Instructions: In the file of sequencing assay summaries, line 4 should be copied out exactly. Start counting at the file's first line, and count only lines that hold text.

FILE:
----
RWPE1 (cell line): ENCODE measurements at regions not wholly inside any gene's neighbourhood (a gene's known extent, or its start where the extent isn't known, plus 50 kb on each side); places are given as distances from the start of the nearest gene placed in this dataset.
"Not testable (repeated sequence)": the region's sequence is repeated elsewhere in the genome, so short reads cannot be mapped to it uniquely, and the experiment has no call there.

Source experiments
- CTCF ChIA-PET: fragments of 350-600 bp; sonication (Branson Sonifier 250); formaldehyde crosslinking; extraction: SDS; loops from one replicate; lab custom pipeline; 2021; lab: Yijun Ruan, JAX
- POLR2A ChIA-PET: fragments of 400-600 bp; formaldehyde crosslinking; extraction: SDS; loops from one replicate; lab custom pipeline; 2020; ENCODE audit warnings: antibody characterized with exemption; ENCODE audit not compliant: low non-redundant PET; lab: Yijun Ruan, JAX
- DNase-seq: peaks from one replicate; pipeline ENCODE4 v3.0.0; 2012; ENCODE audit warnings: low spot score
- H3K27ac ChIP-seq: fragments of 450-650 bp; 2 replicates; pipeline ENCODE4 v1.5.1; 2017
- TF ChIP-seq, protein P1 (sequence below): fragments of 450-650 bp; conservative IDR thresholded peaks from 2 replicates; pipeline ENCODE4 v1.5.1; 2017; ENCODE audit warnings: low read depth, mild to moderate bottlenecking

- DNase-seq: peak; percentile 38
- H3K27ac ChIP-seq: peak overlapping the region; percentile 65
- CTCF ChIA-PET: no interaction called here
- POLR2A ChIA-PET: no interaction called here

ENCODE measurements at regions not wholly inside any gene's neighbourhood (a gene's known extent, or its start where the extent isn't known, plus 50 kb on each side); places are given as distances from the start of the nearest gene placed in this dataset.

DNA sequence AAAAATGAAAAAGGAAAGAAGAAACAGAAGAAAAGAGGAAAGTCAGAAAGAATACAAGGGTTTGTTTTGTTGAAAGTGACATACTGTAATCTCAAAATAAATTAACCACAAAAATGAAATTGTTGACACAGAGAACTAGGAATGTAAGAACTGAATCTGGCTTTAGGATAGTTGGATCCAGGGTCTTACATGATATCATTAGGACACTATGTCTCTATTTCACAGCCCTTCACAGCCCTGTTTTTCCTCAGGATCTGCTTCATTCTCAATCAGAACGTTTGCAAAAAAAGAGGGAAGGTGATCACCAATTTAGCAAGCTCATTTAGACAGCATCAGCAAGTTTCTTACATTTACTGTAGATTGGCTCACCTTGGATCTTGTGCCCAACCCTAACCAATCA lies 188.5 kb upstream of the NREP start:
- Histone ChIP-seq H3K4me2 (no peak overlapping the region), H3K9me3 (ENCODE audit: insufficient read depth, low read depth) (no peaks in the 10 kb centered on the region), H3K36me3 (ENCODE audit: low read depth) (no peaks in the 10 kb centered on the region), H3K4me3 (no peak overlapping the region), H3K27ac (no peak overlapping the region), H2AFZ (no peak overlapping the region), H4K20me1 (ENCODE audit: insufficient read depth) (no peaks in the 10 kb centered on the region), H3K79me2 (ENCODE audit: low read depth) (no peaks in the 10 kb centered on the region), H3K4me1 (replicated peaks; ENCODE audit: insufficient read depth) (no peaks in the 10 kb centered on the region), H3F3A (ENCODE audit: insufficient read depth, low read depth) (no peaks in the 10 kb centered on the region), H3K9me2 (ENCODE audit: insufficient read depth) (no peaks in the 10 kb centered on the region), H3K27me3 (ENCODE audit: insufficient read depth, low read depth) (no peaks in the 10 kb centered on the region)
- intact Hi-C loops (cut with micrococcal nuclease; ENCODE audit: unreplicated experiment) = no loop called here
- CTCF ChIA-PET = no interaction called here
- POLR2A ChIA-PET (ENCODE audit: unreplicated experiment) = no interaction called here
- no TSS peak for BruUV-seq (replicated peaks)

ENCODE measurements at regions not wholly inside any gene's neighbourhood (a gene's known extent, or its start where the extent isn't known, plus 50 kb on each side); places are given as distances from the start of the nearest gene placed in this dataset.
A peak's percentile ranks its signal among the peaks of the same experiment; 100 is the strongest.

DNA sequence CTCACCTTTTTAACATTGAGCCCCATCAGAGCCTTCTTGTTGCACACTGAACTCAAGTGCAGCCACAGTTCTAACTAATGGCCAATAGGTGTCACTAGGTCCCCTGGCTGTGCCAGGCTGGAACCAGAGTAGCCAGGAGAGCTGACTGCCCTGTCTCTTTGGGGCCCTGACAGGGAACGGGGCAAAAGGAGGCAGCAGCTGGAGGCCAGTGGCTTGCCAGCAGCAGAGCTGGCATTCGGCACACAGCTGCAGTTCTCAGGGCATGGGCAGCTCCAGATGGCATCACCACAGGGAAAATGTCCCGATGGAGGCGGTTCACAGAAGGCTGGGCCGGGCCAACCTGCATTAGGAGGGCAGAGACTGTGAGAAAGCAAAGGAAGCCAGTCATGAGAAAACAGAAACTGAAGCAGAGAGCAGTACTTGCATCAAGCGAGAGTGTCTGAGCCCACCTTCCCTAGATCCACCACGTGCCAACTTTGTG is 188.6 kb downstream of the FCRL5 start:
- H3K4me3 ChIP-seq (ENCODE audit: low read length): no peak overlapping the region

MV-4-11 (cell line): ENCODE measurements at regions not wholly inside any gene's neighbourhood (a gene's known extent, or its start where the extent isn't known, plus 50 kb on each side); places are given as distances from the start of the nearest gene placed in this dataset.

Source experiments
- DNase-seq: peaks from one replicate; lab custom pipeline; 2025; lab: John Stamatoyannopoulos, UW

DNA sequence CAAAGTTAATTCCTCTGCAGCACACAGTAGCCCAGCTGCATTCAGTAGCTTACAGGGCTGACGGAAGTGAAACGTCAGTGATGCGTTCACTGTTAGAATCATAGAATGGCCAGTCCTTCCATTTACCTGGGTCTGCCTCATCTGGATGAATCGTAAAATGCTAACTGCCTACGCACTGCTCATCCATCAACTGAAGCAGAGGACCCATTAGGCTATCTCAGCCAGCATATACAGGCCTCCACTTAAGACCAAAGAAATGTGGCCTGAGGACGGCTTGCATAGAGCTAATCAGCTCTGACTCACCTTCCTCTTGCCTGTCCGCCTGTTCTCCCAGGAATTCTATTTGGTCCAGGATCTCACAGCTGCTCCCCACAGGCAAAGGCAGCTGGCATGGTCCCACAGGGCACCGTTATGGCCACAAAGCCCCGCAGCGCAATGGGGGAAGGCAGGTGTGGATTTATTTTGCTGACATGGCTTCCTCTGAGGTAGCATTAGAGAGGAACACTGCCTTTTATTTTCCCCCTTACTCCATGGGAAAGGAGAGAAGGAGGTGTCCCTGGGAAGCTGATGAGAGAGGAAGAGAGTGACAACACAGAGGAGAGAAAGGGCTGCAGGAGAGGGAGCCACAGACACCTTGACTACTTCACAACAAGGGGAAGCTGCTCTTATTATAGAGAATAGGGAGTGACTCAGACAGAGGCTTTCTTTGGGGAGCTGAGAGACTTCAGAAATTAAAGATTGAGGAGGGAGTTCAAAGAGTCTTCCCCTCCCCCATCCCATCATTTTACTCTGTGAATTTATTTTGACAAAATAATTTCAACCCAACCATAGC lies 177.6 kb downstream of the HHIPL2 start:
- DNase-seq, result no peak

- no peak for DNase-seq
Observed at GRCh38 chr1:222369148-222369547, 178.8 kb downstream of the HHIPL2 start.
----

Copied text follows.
- CTCF ChIA-PET: fragments of 350-600 bp; sonication (Branson Sonifier 250); formaldehyde crosslinking; extraction: SDS; loops from one replicate; lab custom pipeline; 2021; lab: Yijun Ruan, JAX